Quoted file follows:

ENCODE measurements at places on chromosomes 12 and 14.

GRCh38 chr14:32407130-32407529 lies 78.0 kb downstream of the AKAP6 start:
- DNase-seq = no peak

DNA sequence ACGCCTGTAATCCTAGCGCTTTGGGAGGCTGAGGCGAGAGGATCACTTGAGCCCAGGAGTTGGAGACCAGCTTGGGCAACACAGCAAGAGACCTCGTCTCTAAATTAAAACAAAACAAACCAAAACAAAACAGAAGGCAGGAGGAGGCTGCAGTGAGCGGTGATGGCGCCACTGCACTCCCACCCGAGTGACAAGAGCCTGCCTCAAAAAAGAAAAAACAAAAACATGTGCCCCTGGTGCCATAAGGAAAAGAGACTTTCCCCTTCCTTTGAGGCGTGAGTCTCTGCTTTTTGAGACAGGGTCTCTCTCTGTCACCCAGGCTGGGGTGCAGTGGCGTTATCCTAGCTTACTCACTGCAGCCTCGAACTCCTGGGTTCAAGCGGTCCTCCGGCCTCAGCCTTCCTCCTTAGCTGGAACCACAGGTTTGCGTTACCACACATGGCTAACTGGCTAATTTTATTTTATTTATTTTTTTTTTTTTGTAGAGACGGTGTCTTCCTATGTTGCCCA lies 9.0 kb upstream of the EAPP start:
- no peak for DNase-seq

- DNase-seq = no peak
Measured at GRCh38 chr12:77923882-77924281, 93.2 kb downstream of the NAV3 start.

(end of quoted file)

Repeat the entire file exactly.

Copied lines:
ENCODE measurements at places on chromosomes 12 and 14.

GRCh38 chr14:32407130-32407529 lies 78.0 kb downstream of the AKAP6 start:
- DNase-seq = no peak

DNA sequence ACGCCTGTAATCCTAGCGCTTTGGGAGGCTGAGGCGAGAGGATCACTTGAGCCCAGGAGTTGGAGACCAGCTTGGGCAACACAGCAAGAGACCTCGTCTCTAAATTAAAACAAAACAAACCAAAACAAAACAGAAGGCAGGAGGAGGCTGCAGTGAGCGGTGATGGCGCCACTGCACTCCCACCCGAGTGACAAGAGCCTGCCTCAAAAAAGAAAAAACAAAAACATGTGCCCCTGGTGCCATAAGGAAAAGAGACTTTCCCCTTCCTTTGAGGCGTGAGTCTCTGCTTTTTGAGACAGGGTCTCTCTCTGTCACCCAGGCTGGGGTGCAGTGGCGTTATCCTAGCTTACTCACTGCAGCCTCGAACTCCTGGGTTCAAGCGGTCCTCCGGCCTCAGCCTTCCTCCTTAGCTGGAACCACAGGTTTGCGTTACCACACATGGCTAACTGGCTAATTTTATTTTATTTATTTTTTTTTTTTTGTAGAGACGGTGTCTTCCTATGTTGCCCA lies 9.0 kb upstream of the EAPP start:
- no peak for DNase-seq

- DNase-seq = no peak
Measured at GRCh38 chr12:77923882-77924281, 93.2 kb downstream of the NAV3 start.